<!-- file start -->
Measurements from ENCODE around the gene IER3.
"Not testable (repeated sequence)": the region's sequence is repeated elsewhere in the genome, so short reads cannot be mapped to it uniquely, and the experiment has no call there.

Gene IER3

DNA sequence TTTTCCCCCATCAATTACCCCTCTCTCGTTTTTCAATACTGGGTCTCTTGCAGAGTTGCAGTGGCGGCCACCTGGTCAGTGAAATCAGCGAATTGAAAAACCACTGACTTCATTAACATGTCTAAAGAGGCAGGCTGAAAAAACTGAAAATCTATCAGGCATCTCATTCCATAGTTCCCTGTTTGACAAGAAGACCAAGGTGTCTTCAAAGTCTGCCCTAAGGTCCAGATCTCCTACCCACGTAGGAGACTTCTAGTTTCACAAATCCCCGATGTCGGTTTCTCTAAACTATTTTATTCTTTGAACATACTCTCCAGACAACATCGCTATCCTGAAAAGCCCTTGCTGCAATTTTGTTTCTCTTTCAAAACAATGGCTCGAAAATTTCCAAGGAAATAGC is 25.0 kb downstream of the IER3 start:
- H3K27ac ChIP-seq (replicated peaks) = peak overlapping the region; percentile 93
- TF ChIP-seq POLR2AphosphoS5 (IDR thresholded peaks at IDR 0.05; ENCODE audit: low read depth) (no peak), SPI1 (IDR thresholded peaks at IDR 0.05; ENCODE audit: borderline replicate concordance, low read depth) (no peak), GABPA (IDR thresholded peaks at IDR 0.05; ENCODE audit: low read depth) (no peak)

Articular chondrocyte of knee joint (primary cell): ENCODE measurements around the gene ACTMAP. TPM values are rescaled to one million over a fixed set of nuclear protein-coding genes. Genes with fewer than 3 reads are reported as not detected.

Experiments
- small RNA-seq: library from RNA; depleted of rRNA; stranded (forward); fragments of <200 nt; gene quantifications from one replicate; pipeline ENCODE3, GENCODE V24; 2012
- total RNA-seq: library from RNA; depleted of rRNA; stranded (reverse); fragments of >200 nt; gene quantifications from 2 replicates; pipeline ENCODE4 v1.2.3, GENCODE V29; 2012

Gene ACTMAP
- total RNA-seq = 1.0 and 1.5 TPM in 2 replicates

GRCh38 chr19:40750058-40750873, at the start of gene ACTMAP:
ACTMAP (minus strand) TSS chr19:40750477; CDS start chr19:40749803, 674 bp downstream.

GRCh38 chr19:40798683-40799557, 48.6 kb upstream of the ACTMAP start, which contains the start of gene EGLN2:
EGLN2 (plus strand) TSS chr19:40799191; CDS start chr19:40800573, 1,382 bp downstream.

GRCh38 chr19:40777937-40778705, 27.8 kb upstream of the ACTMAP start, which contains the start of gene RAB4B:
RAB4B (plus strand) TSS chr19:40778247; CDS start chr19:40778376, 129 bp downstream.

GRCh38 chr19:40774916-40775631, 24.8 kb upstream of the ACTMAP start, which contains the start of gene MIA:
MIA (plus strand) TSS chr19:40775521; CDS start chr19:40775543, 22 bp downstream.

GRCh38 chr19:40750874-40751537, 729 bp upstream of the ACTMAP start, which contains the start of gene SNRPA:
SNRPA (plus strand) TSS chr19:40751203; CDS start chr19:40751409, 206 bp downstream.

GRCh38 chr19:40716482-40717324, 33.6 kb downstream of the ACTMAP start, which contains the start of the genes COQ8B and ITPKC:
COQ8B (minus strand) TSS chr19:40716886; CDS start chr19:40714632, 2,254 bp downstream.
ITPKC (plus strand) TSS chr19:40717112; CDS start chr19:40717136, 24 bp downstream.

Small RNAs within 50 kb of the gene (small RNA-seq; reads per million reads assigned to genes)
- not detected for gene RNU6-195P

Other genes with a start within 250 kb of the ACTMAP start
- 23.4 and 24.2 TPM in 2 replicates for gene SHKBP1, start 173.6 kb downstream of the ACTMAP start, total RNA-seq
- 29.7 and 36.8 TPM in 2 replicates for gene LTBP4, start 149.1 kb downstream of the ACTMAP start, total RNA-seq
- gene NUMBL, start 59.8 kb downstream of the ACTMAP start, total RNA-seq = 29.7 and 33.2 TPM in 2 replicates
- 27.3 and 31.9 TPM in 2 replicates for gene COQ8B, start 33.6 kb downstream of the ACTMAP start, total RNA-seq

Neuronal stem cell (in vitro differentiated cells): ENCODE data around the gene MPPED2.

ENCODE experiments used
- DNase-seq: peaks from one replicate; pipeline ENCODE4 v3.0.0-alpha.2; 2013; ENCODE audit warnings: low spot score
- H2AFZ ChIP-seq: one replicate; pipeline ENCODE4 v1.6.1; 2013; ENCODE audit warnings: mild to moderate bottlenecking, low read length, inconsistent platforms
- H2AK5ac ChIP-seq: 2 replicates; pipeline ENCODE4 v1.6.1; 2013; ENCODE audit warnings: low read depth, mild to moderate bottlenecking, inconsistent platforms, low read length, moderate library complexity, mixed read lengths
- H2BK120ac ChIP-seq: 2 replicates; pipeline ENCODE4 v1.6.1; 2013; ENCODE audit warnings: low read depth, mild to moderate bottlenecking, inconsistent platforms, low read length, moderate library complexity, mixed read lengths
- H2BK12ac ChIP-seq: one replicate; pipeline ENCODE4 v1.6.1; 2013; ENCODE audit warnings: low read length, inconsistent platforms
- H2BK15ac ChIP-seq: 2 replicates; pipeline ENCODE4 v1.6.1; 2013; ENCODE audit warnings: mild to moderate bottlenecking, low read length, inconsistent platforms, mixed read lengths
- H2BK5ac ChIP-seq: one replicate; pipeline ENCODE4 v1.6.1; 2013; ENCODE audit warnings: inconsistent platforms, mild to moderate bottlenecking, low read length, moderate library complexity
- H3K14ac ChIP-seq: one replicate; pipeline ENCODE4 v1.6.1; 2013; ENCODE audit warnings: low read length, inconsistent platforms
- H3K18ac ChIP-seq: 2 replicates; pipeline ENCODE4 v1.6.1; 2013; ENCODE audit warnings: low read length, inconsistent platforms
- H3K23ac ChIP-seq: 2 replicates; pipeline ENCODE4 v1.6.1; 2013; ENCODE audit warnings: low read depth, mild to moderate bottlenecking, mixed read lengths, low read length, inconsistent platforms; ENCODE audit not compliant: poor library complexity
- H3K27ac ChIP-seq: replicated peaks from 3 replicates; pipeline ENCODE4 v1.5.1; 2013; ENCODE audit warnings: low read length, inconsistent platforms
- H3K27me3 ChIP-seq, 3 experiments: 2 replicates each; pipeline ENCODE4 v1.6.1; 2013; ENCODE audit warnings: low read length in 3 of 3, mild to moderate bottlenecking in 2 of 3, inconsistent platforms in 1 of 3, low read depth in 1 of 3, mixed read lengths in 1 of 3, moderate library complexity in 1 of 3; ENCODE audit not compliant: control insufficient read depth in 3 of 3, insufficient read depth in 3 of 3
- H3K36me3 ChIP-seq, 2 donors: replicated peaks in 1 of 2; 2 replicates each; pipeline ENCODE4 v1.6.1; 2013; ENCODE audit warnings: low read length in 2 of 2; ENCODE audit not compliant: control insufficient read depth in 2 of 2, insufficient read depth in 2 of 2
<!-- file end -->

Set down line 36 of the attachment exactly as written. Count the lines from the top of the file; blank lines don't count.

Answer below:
- H2AFZ ChIP-seq: one replicate; pipeline ENCODE4 v1.6.1; 2013; ENCODE audit warnings: mild to moderate bottlenecking, low read length, inconsistent platforms